10 Signs You Have a Debt Problem

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  • When debt begins to impact your everyday life, you may have an issue.
  • Debt does not represent a permanent way of life. There's help available.

No matter your level of debt, it doesn't have to last forever.

According to a 2021 CNBC report, the average American has $90,460 in debt. While this number represents everything -- from housing to credit card debt to auto loans -- it's still a burden for many. Research has shown that debt can trigger anxiety and depression, and it can cause headaches, insomnia, or an inability to focus. That's likely because most of us worry when we're getting in too deep, afraid we don't have an exit strategy.

Before we detail what to do about excess debt, let's cover how to know if you're in over your head. Here are 10 signs debt may be a problem in your life.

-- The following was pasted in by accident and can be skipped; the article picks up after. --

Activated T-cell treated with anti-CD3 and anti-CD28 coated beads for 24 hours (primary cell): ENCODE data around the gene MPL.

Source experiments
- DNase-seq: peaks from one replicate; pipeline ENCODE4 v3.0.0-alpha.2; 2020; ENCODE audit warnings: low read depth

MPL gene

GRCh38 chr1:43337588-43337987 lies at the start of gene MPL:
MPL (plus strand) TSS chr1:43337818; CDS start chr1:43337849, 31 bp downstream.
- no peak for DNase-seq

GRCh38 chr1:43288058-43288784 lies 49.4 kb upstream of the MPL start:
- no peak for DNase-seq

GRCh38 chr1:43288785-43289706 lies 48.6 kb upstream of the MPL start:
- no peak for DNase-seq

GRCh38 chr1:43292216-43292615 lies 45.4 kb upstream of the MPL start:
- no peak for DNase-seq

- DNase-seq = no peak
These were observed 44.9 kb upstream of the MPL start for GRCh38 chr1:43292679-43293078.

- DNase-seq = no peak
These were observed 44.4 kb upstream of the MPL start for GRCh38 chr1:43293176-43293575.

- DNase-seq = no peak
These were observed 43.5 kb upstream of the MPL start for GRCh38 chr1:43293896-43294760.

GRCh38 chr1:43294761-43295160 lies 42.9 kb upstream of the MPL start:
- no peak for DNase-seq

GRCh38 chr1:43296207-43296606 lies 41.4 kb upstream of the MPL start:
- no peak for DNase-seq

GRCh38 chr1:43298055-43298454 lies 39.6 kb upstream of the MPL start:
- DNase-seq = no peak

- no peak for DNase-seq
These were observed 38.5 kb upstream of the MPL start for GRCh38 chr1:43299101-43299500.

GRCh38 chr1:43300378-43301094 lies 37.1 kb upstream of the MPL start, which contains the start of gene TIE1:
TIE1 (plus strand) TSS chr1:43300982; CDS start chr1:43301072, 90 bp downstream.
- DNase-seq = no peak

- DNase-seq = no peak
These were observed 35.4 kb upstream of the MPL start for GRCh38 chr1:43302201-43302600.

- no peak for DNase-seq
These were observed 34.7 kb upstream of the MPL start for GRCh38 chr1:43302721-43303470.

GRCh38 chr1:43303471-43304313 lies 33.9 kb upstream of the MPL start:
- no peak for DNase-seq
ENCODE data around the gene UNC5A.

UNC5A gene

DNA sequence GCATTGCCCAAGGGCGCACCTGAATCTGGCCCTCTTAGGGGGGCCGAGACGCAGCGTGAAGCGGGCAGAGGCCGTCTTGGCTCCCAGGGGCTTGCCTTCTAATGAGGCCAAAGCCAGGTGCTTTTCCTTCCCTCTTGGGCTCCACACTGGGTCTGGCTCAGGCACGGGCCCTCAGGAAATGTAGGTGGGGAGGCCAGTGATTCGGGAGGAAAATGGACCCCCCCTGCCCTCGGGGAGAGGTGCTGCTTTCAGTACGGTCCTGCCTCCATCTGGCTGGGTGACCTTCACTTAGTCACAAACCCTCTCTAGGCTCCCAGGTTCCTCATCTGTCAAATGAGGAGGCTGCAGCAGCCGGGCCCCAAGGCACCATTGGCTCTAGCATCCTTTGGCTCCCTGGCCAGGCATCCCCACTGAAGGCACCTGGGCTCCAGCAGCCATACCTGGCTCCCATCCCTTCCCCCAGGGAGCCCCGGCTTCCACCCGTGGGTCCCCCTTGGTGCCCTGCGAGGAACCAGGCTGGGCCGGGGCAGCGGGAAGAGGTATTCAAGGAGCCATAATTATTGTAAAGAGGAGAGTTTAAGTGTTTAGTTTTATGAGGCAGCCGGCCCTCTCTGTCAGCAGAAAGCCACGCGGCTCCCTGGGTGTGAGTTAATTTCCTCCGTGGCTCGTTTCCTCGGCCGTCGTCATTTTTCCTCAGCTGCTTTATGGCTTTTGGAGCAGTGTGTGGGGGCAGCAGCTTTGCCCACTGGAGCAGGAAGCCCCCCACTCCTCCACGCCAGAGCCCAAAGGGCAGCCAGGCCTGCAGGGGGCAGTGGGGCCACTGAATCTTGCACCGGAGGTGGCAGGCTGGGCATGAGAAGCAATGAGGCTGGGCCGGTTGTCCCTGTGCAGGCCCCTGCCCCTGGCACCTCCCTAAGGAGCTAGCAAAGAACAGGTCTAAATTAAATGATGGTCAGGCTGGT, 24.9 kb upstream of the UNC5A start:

1. Avoiding the mail

If you can barely stand to walk to the mailbox or open your email in fear there will be another bill staring you in the face, debt could be to blame. If you allow bills to pile up on the kitchen counter because you know you'll have trouble paying them, the problem could be too much debt.

2. Receiving collection calls

Once you begin receiving phone calls, letters, emails, or text messages from creditors or debt collectors, you can be sure you're in too deep.

3. Being denied credit

If you're turned down for a loan, and the creditor says it's due to "credit utilization," that means you have too much on your financial plate.

4. Lying about how you spend